New York Times sues OpenAI, Microsoft over 'millions of articles' used to train ChatGPT
'A business model based on mass copyright infringement'
The New York Times has sued Microsoft and OpenAI, claiming the duo infringed the newspaper's copyright by using its articles without permission to build ChatGPT and similar models. It is the first major American media outfit to drag the tech pair to court over the use of stories in training data.
As with similar suits – including action taken by various artists and creators, such as Sarah Silverman – the NYT complaint [PDF] centers around the use of copyrighted material – in this case from The Times – in the training of the large language models (LLMs) behind various Microsoft and OpenAI chatbots and generative AI services.
The complaint calls out Microsoft, not just for the investment it has made in OpenAI, but also for assistants such as Microsoft 365 Copilot and Bing Chat which the complaint alleges: "Display Times content in generative output in at least two ways: (1) by showing 'memorized' copies or derivatives of Times works retrieved from the models themselves, and (2) by showing synthetic search results that are substantially similar to Times works generated from copies stored in Bing’s search index."
The newspaper is pretty upset that "millions" of its copyrighted articles were harvested to form a chunk of Microsoft and OpenAI's models without permission, and that these neural networks will regurgitate that work on demand for users, again without permission – allegedly.
In its complaint, the NYT gives examples it alleges prove ChatGPT has been trained on its content. Furthermore, a simple paywall-dodging question to ChatGPT appears to result in responses containing copyrighted text.
And it is the paywall-dodging of OpenAI's content scraping that has attracted particular scrutiny. According to the complaint, the newspaper began stashing its work behind a paywall 12 years ago and, as of the third quarter of 2023, laid claim to 10.1 million digital and print subscribers. It aims to increase that number to 15 million by the end of 2027.
Occasional readers are also catered to, with free access to a limited number of articles before a subscription is demanded. NYT reckons it attracts 50 to 100 million users per week with such an approach, with advertising further filling its coffers.
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The complaint explains: "The Times depends on its exclusive rights of reproduction, adaptation, publication, performance, and display under copyright law to resist these forces. The Times has registered the copyright in its print edition every day for over 100 years, maintains a paywall, and has implemented terms of service that set limits on the copying and use of its content. To use Times content for commercial purposes, a party should first approach The Times about a licensing agreement."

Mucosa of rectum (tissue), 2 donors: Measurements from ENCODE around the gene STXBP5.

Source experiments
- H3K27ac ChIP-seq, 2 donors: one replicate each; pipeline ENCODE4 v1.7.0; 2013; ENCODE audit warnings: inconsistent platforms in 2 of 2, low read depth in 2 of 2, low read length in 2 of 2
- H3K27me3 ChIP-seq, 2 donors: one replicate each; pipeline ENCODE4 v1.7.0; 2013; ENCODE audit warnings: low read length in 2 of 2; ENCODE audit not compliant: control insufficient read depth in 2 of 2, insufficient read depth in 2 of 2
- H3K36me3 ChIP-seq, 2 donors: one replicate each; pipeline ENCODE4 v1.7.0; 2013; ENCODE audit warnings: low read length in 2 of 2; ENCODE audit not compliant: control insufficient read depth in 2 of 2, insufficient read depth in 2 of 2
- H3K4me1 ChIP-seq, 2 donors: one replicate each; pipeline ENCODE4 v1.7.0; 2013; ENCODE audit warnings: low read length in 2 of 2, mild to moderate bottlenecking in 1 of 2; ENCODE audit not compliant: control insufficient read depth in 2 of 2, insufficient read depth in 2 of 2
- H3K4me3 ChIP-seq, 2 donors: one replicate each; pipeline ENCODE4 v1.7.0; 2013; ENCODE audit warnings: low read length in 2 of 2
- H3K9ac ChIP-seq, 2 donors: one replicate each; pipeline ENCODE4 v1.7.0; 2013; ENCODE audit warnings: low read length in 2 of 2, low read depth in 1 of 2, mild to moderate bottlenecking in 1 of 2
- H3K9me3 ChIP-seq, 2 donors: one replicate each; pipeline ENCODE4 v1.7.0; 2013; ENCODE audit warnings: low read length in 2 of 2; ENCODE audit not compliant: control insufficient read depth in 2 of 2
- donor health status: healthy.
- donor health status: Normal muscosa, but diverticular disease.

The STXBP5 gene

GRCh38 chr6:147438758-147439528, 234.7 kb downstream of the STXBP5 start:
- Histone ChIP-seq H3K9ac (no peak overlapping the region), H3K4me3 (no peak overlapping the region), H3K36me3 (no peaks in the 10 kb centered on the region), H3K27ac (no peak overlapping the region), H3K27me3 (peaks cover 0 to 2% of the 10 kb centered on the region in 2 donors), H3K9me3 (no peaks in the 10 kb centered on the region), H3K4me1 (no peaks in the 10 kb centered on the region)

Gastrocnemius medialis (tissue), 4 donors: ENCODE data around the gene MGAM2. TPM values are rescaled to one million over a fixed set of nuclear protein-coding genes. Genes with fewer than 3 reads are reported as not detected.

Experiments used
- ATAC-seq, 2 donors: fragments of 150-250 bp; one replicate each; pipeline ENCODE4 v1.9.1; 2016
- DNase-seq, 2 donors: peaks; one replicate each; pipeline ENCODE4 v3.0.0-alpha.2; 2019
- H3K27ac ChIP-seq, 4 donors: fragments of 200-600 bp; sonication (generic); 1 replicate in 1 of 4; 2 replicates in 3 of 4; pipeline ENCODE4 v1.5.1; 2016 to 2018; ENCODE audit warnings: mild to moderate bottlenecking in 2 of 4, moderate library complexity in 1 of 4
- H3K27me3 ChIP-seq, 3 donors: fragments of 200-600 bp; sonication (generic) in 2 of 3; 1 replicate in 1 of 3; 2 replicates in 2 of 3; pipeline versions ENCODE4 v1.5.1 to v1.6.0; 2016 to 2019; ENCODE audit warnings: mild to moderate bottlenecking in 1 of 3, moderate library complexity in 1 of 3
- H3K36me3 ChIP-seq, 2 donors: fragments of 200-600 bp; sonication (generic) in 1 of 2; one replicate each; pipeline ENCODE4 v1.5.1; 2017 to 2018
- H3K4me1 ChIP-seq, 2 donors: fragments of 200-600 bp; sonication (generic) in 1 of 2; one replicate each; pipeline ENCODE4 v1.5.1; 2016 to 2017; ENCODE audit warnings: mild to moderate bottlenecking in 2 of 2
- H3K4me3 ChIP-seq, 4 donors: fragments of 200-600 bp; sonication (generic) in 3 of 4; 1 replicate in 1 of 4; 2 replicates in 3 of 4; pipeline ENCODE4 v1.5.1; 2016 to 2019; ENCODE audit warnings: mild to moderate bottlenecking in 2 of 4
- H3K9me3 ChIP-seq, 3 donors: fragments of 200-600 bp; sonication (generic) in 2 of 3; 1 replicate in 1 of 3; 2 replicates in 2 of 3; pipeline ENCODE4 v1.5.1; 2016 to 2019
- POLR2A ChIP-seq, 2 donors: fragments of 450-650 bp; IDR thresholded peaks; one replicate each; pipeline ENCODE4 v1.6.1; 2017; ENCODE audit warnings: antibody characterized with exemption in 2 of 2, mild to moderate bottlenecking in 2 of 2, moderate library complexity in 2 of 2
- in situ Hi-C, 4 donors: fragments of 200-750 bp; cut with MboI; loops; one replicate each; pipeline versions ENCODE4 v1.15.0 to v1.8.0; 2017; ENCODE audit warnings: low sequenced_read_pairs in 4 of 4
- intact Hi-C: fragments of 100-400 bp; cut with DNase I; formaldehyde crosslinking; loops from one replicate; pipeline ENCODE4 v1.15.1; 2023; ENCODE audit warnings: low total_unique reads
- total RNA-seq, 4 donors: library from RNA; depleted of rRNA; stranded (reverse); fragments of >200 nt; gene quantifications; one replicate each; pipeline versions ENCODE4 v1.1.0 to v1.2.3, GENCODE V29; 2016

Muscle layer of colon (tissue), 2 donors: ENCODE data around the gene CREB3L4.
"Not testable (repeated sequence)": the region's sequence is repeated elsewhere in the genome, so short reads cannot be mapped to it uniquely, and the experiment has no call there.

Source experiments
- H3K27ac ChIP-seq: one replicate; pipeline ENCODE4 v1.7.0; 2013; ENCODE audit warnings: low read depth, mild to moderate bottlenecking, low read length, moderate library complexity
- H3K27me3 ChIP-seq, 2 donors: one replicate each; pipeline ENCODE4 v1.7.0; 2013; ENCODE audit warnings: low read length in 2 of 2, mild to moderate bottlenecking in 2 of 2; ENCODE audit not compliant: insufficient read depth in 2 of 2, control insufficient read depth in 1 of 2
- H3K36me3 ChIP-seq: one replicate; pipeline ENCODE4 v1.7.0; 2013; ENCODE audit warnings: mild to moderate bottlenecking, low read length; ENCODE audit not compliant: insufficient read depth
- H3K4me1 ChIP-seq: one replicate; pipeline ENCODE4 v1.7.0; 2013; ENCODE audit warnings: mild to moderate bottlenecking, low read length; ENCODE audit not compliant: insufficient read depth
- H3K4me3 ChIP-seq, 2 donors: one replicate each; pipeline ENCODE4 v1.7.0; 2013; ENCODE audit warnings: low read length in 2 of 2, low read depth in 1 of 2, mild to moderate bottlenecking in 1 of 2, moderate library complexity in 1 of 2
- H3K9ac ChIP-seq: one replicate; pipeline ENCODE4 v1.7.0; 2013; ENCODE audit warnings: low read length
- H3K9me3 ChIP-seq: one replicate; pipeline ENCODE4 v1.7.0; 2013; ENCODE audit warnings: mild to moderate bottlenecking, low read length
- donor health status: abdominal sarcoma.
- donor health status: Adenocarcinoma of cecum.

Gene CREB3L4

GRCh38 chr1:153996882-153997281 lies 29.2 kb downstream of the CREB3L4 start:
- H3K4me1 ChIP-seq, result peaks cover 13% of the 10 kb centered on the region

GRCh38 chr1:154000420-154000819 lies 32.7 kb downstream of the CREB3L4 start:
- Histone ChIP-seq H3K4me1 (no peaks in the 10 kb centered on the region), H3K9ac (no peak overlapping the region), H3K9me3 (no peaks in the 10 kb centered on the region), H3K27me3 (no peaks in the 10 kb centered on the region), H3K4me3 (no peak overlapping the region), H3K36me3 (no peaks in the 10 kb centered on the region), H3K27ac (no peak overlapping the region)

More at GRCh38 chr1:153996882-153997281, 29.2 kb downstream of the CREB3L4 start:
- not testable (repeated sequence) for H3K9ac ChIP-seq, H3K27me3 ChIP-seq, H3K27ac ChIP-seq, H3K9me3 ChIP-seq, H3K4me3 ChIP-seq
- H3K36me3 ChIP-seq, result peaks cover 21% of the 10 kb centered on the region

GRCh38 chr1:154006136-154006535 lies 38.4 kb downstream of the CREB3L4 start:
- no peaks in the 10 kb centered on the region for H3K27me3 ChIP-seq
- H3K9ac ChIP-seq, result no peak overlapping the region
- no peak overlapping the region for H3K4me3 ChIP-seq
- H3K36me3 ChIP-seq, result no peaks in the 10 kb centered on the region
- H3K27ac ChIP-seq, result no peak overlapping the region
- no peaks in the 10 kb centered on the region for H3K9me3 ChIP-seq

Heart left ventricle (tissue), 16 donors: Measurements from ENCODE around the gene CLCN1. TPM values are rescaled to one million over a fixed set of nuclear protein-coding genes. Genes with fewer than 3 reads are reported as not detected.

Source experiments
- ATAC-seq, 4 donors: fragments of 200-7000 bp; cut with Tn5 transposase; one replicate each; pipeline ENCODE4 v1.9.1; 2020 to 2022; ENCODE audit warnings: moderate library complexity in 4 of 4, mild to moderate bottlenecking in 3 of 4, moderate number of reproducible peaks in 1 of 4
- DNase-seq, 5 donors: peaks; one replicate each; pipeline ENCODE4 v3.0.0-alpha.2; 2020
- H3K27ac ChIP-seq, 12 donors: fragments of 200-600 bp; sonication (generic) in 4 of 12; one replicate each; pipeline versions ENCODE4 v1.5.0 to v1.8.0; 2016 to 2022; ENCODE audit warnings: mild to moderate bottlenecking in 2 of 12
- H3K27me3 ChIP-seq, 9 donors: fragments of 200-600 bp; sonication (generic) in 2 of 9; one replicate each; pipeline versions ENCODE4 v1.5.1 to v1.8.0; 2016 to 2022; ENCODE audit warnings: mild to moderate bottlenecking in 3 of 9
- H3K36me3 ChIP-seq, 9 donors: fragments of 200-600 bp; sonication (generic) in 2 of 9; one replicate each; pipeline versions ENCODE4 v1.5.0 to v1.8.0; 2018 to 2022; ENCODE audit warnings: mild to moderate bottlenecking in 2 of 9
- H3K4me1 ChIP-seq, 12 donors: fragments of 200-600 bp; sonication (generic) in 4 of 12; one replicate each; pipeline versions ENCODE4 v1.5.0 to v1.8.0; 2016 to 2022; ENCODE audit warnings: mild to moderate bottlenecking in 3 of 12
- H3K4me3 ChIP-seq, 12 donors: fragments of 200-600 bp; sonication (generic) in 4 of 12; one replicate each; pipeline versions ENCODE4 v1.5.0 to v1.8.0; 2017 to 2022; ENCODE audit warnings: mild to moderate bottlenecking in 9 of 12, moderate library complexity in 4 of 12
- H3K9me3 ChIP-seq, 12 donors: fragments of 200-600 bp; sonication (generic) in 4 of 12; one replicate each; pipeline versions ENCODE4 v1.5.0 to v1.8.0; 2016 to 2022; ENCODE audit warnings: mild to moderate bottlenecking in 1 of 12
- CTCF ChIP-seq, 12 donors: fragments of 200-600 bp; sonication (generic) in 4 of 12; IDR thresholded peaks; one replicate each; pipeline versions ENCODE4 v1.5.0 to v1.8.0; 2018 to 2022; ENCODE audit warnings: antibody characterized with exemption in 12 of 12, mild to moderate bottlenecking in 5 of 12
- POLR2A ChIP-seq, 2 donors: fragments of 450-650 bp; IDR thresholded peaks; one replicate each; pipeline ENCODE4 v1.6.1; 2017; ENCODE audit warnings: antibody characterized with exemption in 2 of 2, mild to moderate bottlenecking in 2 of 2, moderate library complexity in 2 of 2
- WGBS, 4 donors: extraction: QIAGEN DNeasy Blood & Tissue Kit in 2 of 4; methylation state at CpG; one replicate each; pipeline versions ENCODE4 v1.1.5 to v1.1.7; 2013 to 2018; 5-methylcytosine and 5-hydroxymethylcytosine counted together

However, to drive traffic to its site, the NYT also permits search engines to access and index its content. "Inherent in this value exchange is the idea that the search engines will direct users to The Times's own websites and mobile applications, rather than exploit The Times's content to keep users within their own search ecosystem."
To use Times content for commercial purposes, a party should first approach The Times about a licensing agreement
The Times added it has never permitted anyone – including Microsoft and OpenAI – to use its content for generative AI purposes. And therein lies the rub. According to the paper, it contacted Microsoft and OpenAI in April 2023 to deal with the issue amicably. It stated bluntly: "These efforts have not produced a resolution."
And so we find ourselves with a complaint that alleges "a business model based on mass copyright infringement" and details the journey of OpenAI from its beginnings as a "non-profit artificial intelligence research company" in 2015 to today's behemoth.
According to the complaint: "Despite its early promises of altruism, OpenAI quickly became a multi-billion-dollar for-profit business built in large part on the unlicensed exploitation of copyrighted works belonging to The Times and others."
So what to do? Unsurprisingly, NYT is seeking damages. It also demands a jury trial and wants the court to order the destruction "of all GPT or other LLM models and training sets that incorporate Times works."
Earlier this month, Axel Springer and OpenAI announced a plan to make summaries of the former's content – including paid content – available from the latter's products, including ChatGPT. The plan is to ensure answers to user queries include attribution and links to the full articles.
How much the deal was worth is unclear. According to the Financial Times, an eight-figure sum was involved. As noted in its complaint, the NYT has also had discussions, but clearly, the outcome was unsatisfactory. ®